Myittar Shin Shwe Pyi TharShin Shwe Pyi Thar
_abdm. push (["1512023572", "InPage", "1512024269", "InPage_1512024269"]); The first contest to test the capacity of laymen and women to read the text of the Pariyatti - the Buddha's teaching of teaching practices - will take place early next year, the promoters say. The Shwe Yadana Parahita Monastery in Shwe Pyi Tharownship is the first of its kind in Myanmar to be organized in three stages: Elementary, Intermediate and High.
For the competition in February 2011, the text will be circulated to all female and male participants. The competition is designed to stimulate the participation of monks and wives in the Pariyatti studies, which all Buddhists should learn," said Daw Pyinna Sari, president of the monastery's monastery monk. In general, a woman is a mother and passes her know-how on to her children," she said.
It is sponsored by the International Dhamma-cakka Foundation and the sponsors Taw Tike Sayadaw, Zee Gone Sayadaw and Ashin Zawana (Myittar Shin Shwe Pyi Thar).
Myanmar Dhamma: Myanmar Day 3: On the road
This group posing for a picture in the bamboo grove of Sassana Won Saung Monastery in HmawbiFor day 2, see here! Following a short stop at the Htaukkyant War Memorial to reflect on the insecurity and fragility of this valuable humanitarian existence, we made a stop at Sassana Won Saung Monastery to provide more than 250 Samanera and Bhikku's to learn and practice the Winaya.
Like all the time we visited a convent, the first mission of the meeting was to look for Sayadaw, show him our respects, give him our services and tell him who we are and what we do. It was a pleasant surprise to us that Snow's dad, who was very proud that his daugher helped international Yogi to journey through their land to get to know the Myanmar people.
Now, having been to some convents and Dhamma centers, I also realized that we were not only of interest to the Burmese to some extent, proudly, but also, to some extent, to our teachers Sayagyi U Goenka and Sayagyi U Ba Khin.
In this Sayadaws we have shown what Goenkaji has achieved by spreading the practices of Dhamma on a worldwide level, and that his internationally acclaimed disciples have now visited respectful and remote places that have shaped the way of Burmese Buddhism over the last one and a half centuries.
Men who were not used to Burma pronunciations fiddled all prayer and even caused a smile from time to time from overseas and native yoogis. Then, as the great number of friars who had the possibility in the wives in ours to serve grain in the shells of the people.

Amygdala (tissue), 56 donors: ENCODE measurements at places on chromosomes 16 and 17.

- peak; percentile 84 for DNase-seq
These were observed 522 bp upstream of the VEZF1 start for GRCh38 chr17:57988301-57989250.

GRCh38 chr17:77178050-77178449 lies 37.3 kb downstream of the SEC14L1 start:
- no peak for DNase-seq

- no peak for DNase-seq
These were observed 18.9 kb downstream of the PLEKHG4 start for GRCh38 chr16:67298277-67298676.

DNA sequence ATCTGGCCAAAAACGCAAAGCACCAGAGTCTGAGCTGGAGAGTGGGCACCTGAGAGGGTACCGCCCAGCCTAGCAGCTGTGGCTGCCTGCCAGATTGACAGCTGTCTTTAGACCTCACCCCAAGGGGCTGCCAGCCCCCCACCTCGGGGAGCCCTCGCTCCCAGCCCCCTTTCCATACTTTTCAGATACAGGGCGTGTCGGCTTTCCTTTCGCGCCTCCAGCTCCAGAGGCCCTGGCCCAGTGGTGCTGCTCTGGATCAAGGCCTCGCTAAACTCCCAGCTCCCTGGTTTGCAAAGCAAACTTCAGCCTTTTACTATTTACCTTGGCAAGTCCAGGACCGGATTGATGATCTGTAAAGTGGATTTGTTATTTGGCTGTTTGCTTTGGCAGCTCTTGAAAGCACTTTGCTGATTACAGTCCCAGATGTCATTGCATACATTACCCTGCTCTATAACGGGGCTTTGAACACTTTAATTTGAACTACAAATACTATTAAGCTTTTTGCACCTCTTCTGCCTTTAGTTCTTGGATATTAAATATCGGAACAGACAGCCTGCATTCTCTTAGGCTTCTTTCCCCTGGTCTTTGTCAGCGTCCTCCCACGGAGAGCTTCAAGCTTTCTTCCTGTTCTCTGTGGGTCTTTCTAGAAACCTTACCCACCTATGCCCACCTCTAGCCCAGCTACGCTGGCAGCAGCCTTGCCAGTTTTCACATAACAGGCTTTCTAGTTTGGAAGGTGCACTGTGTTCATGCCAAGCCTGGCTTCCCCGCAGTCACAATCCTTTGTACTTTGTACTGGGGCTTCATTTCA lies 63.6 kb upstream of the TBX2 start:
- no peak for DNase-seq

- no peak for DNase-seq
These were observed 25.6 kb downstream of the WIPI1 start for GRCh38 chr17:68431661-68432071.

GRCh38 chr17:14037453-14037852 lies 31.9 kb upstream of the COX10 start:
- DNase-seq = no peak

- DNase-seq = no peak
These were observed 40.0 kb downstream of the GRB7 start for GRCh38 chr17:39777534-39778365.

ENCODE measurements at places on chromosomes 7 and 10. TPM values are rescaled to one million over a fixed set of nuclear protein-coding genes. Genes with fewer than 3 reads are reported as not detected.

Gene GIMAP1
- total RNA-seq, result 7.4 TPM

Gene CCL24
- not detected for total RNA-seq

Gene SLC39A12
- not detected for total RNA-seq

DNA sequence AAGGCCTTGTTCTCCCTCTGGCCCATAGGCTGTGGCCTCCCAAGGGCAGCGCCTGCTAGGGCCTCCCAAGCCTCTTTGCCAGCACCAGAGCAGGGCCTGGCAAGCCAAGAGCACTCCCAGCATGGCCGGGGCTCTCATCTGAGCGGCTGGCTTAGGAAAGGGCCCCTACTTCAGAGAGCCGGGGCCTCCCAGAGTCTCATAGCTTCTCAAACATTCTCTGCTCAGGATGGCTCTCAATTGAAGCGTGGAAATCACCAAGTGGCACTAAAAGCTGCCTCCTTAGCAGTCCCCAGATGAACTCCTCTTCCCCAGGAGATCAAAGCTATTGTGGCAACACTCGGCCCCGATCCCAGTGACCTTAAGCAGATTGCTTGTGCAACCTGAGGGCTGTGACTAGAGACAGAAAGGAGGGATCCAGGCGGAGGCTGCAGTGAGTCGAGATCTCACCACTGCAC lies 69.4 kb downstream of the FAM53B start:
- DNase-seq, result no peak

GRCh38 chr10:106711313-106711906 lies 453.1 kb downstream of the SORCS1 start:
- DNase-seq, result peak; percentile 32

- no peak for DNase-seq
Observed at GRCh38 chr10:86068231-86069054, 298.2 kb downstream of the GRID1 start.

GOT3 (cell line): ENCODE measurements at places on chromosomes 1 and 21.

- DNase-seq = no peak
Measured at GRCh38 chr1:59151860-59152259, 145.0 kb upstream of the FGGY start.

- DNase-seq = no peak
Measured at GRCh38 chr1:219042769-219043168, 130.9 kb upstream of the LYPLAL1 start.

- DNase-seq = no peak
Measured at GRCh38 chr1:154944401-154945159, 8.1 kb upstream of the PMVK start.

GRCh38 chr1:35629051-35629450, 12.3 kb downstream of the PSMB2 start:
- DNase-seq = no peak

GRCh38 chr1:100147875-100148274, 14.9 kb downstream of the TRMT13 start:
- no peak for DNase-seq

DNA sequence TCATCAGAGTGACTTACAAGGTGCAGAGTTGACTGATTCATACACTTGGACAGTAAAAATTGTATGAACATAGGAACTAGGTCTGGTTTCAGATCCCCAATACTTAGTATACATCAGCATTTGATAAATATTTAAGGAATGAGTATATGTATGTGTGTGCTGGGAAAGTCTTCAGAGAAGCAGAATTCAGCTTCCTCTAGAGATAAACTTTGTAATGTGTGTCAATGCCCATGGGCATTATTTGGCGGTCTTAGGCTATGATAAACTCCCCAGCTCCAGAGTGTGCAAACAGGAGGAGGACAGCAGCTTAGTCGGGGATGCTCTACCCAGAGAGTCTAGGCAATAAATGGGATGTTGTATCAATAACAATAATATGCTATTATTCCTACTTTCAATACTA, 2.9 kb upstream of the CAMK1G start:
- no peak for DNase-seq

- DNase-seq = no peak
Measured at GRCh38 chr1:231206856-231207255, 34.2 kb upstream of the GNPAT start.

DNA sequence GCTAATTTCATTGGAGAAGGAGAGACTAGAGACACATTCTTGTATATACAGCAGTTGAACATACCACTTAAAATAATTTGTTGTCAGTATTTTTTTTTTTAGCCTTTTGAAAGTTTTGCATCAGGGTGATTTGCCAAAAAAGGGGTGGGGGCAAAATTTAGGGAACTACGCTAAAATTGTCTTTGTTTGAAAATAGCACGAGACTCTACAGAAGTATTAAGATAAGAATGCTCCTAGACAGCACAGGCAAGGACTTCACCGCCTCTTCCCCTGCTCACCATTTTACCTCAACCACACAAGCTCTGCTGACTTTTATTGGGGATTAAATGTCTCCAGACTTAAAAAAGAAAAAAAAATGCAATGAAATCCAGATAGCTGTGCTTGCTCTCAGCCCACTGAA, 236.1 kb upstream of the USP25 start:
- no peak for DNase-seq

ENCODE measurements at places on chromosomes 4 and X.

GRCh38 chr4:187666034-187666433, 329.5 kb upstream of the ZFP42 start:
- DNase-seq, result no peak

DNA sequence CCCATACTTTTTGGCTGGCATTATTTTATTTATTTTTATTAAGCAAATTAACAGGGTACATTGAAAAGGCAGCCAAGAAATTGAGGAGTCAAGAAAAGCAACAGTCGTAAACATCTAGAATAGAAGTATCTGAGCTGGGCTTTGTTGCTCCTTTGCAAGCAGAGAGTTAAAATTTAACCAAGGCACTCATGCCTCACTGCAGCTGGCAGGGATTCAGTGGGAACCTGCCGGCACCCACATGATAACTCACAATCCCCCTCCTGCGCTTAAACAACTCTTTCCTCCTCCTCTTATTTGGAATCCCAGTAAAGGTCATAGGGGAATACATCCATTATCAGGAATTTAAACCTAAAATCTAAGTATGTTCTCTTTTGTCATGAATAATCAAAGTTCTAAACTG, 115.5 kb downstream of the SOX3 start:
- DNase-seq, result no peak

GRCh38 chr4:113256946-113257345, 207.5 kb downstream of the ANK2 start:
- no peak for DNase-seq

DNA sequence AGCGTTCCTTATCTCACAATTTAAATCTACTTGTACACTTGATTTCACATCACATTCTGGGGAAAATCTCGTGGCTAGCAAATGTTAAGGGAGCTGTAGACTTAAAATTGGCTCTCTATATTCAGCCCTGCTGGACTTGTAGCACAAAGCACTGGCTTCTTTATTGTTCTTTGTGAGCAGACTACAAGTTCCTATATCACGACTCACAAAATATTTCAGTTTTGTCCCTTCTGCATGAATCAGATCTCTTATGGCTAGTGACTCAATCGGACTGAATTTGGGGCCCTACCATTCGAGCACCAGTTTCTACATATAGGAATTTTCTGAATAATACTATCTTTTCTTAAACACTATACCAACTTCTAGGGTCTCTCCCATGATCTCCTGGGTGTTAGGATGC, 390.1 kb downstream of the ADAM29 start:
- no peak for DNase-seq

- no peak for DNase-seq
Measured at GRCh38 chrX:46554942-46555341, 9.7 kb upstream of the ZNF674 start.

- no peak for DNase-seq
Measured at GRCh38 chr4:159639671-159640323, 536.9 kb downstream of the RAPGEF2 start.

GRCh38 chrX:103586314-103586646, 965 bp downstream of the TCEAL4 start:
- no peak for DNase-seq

It was a first for almost all of them, and the pleasure and emotion they felt was palpable. Observing the friars quietly accepting and drinking charity was a boon and an inspirational experience for attentive food - a habit most westerns have not gotten used to and which is probably not unconnected with the various indigestion problems to which so many are exposed.
At Sassana Won Saung Monastery new gowns are on offer and merits are made by overseas yogis. when the men were finished, the men in our group gave each bikkhu a bag of detergent. Though it would be a falsehood to say that we have followed the quiet example of the friars, we have taken our lunches with recognition, pleasure and great Dhamma conversations.
In order to be able to digest the once again tasty food, Snow and one of the amateur followers of the convent led us through the tranquil rooms with jack fruit plants and a chilly bamboosh-wood, probably not unlike the Buddha's veneruvana. Aung Zabu Tawya, a convent that recently purchased 301 valuable Buddha sculptures from a followers of Japan (whose store apparently multiplies after the donation---Dhamma works!), was our next stop.
Our next and definite goal for the next few weeks was Myittar Shin Shwe Pyi Thar Monastary in Hmawbi, about 90 min from Yangon. In contrast to the luxury 3-star motel with cosy bed and Wi-Fi access, where we lived in Yangon, we were supposed to stay in small dormitories on the ground and share the room with the spider, frog and lizard.
Before our group meditations in the monastery's surgery building we went around the site where we met a group of builders who were performing in front of the five thousand-person Chinlones.
As the group was touring the arena, I remained behind to observe the boys playing, in the hope that they would welcome me into the group. They were much better than the boys I was playing with in Yangon (who had about the same skills as me), so I was just lucky to be watching.
At the end of our group meeting we, who were starving, finished the whole afternoon with a cup of coffee, cookies and fruits about beautiful Dhamma conversations and tales.